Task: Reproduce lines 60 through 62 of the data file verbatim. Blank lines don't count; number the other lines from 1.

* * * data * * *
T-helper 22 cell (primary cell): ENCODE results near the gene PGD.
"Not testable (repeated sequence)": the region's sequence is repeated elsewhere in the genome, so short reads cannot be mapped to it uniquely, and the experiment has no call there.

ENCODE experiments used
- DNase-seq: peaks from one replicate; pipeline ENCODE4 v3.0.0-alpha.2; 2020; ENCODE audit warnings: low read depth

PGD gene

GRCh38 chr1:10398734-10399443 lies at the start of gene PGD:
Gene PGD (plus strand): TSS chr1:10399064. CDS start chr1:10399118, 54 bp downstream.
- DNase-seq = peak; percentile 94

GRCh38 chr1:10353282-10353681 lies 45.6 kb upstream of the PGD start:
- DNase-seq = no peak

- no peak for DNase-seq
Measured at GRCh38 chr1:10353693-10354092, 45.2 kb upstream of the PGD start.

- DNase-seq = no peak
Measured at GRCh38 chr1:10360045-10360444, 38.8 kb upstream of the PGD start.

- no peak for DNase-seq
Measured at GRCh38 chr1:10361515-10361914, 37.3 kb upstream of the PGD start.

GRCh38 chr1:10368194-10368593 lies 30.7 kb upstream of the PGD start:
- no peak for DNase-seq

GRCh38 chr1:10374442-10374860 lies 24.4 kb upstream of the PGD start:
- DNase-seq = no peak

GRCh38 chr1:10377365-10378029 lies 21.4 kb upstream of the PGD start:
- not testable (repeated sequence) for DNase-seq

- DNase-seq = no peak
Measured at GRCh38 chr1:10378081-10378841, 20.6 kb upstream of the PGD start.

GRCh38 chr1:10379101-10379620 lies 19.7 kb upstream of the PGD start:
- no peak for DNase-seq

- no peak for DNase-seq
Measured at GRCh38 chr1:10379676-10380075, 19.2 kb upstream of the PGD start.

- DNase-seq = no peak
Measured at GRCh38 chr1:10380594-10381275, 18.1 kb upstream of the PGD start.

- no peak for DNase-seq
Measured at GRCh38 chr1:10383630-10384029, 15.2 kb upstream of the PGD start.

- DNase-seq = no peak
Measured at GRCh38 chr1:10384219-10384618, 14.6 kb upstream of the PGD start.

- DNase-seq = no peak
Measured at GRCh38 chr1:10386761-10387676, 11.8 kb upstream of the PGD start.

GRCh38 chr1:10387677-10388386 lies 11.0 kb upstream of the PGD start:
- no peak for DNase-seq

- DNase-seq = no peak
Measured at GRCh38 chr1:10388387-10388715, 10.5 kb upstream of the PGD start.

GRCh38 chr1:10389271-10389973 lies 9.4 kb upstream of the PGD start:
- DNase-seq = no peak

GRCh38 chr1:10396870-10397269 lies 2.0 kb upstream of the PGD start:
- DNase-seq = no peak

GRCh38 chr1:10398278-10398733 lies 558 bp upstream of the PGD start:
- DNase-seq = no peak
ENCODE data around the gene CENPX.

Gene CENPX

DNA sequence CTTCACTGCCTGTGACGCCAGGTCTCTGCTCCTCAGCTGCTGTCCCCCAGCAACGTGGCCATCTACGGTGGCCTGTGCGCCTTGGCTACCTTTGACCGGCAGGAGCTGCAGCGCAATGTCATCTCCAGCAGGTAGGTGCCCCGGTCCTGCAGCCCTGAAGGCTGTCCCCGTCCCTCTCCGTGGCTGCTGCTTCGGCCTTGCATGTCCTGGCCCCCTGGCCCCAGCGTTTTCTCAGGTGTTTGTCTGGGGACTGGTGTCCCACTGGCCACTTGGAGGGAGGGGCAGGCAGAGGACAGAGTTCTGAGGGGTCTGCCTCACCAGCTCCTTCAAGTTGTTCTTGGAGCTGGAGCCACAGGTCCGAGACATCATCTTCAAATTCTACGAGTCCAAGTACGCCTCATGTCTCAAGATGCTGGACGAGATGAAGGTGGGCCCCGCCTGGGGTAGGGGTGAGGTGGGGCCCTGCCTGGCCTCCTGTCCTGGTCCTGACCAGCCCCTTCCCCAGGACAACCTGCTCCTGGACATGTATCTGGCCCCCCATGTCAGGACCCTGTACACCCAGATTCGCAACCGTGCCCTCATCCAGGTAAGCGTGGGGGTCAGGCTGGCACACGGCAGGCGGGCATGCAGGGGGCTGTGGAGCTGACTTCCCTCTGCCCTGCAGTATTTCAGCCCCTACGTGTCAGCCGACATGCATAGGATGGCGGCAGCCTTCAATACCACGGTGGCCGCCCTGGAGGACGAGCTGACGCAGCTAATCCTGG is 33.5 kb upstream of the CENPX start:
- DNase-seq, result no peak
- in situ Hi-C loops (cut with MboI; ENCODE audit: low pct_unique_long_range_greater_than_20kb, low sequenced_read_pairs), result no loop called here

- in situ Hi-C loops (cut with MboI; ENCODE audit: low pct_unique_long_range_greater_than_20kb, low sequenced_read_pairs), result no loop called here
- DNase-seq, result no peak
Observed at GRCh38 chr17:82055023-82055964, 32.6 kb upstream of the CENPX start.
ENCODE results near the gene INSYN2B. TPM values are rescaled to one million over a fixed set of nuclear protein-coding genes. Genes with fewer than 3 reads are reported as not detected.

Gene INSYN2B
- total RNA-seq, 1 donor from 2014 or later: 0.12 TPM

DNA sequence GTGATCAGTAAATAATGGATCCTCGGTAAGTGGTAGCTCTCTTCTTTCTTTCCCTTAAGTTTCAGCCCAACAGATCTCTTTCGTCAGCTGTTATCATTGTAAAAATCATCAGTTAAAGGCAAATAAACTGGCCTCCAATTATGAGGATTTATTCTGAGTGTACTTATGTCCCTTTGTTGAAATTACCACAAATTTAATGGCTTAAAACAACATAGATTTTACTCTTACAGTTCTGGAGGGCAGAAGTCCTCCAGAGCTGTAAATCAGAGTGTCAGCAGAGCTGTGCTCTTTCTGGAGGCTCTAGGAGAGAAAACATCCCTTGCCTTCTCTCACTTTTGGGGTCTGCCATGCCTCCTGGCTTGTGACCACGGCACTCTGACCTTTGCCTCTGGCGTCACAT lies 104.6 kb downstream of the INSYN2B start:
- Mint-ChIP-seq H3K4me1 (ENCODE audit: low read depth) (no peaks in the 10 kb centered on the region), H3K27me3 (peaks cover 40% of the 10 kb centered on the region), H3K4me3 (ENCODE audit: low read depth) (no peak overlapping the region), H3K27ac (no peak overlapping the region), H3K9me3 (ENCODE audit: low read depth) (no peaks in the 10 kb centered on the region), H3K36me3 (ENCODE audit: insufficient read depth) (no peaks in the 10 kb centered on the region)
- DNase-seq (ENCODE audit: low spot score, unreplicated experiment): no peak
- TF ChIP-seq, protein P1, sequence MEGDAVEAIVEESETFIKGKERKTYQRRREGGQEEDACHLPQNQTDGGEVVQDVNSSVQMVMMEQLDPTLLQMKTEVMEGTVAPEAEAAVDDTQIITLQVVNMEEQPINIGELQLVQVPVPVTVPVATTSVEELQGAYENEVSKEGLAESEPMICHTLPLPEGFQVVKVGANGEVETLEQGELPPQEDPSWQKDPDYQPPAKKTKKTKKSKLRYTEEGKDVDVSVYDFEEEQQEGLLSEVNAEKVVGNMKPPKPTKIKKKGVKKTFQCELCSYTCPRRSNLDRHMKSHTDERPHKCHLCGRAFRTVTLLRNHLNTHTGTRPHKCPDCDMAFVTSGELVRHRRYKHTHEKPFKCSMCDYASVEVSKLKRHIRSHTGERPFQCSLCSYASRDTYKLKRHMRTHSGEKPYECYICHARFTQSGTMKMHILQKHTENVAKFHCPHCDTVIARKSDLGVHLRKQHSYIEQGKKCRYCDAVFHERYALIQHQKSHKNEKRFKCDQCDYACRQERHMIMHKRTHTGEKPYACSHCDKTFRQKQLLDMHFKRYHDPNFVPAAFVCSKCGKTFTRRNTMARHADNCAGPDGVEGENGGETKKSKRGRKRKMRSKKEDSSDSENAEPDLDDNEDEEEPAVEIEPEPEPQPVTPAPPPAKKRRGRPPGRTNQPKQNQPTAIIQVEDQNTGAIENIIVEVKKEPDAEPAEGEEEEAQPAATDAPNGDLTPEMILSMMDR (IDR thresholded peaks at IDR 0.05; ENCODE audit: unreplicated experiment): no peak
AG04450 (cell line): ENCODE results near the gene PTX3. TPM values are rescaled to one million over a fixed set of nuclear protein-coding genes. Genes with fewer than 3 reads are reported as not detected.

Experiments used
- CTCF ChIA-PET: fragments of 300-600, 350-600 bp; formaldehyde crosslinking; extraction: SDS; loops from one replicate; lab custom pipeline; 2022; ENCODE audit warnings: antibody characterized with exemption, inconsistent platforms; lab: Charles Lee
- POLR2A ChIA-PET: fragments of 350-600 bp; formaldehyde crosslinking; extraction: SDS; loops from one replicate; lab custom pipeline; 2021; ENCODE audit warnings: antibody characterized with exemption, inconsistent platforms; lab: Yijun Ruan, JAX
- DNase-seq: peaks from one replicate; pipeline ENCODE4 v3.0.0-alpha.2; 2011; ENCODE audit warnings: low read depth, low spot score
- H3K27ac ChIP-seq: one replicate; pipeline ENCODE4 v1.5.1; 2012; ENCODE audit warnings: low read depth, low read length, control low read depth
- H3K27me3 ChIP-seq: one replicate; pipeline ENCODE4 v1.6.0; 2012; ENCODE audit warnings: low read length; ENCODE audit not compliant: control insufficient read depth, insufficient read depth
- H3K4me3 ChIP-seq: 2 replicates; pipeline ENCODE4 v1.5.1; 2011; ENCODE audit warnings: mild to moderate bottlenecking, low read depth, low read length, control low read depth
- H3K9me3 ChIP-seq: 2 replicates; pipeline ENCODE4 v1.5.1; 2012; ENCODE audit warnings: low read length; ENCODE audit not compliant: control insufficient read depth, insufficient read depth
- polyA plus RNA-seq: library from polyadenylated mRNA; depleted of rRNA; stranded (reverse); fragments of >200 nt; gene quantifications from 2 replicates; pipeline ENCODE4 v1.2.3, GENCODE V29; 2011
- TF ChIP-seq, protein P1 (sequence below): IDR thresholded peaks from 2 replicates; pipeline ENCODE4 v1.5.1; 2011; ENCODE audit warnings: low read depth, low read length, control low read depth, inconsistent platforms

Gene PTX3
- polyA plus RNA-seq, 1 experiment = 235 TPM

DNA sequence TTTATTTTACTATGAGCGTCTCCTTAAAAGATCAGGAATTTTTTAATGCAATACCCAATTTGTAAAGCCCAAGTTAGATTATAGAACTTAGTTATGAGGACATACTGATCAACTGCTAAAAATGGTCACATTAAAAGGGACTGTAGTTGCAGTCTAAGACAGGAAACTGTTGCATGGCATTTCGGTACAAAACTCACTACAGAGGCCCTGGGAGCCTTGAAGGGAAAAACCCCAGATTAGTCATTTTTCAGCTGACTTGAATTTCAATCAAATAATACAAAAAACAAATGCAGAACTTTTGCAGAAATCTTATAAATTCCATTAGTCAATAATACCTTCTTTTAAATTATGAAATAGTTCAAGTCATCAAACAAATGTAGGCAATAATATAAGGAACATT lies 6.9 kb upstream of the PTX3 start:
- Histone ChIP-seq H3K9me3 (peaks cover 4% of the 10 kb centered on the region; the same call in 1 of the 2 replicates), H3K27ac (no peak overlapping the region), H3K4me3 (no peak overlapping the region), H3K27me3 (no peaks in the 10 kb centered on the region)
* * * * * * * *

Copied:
- DNase-seq (ENCODE audit: low spot score, unreplicated experiment): no peak
- TF ChIP-seq, protein P1, sequence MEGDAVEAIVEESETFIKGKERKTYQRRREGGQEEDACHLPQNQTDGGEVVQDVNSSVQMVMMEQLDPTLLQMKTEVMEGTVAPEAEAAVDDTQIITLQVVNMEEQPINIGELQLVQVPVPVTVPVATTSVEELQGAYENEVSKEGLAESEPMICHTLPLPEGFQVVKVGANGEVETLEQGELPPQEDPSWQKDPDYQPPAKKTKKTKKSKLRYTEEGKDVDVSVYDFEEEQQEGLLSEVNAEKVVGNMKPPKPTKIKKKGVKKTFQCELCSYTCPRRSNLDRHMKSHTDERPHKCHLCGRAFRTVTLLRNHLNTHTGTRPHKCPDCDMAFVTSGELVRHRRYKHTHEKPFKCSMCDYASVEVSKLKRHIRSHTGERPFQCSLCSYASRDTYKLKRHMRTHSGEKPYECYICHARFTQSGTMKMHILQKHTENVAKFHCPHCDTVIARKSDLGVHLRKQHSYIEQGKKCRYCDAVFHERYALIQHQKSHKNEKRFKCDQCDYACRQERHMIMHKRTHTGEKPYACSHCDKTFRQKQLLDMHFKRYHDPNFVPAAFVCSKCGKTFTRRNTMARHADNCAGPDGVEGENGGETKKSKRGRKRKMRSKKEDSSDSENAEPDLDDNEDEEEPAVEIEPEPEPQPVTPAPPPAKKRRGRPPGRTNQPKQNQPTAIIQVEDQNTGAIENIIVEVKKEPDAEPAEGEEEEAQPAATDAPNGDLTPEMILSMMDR (IDR thresholded peaks at IDR 0.05; ENCODE audit: unreplicated experiment): no peak
AG04450 (cell line): ENCODE results near the gene PTX3. TPM values are rescaled to one million over a fixed set of nuclear protein-coding genes. Genes with fewer than 3 reads are reported as not detected.